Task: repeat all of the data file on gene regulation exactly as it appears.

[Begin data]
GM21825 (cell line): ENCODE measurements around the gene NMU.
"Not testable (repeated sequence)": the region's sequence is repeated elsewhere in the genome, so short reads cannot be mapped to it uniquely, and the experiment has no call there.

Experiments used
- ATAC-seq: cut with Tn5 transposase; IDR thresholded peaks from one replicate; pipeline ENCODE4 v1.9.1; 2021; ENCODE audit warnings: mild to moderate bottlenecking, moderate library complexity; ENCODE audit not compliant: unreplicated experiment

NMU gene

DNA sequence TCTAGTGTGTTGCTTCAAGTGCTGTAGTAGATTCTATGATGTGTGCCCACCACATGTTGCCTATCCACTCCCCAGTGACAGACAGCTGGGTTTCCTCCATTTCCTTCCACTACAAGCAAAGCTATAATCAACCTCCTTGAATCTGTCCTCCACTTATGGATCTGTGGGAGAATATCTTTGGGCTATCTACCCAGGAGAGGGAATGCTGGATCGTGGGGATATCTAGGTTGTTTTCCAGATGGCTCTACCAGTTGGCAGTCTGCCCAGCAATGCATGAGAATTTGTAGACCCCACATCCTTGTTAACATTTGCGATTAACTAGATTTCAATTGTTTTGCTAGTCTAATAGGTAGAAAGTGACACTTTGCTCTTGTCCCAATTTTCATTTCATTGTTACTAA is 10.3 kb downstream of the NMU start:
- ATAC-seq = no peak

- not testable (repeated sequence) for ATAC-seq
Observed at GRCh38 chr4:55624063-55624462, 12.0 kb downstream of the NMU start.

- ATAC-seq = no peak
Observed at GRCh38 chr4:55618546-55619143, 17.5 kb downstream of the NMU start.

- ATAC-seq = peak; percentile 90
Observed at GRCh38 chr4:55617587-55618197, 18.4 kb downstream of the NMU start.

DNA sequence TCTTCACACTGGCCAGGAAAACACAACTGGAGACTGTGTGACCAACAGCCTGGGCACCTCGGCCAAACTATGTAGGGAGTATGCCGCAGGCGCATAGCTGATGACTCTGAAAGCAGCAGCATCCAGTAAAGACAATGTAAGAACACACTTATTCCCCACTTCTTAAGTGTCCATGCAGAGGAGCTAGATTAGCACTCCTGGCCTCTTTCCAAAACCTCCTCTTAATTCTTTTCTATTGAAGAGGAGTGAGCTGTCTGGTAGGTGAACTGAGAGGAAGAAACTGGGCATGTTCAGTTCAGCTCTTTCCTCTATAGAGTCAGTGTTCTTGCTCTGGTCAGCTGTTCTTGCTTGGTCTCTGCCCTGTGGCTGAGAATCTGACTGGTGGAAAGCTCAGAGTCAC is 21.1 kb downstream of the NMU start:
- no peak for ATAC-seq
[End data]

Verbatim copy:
GM21825 (cell line): ENCODE measurements around the gene NMU.
"Not testable (repeated sequence)": the region's sequence is repeated elsewhere in the genome, so short reads cannot be mapped to it uniquely, and the experiment has no call there.

Experiments used
- ATAC-seq: cut with Tn5 transposase; IDR thresholded peaks from one replicate; pipeline ENCODE4 v1.9.1; 2021; ENCODE audit warnings: mild to moderate bottlenecking, moderate library complexity; ENCODE audit not compliant: unreplicated experiment

NMU gene

DNA sequence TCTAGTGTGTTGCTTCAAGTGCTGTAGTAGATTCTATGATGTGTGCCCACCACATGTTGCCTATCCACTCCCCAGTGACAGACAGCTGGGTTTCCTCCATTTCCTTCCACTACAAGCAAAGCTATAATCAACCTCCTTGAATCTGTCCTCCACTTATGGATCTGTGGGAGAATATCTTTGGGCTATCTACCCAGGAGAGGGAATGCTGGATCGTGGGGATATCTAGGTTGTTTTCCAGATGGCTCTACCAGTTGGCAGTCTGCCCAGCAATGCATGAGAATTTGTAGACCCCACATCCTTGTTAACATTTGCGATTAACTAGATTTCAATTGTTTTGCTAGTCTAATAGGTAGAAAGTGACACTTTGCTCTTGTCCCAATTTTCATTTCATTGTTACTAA is 10.3 kb downstream of the NMU start:
- ATAC-seq = no peak

- not testable (repeated sequence) for ATAC-seq
Observed at GRCh38 chr4:55624063-55624462, 12.0 kb downstream of the NMU start.

- ATAC-seq = no peak
Observed at GRCh38 chr4:55618546-55619143, 17.5 kb downstream of the NMU start.

- ATAC-seq = peak; percentile 90
Observed at GRCh38 chr4:55617587-55618197, 18.4 kb downstream of the NMU start.

DNA sequence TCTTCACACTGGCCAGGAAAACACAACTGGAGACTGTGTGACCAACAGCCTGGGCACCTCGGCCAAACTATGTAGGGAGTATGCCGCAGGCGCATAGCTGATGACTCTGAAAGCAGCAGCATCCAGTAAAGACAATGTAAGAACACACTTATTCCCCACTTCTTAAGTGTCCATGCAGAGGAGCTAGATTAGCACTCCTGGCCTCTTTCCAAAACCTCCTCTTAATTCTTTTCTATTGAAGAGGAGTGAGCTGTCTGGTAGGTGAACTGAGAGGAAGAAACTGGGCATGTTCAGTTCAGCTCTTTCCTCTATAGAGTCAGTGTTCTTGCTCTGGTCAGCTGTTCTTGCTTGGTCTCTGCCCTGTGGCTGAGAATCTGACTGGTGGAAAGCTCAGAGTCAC is 21.1 kb downstream of the NMU start:
- no peak for ATAC-seq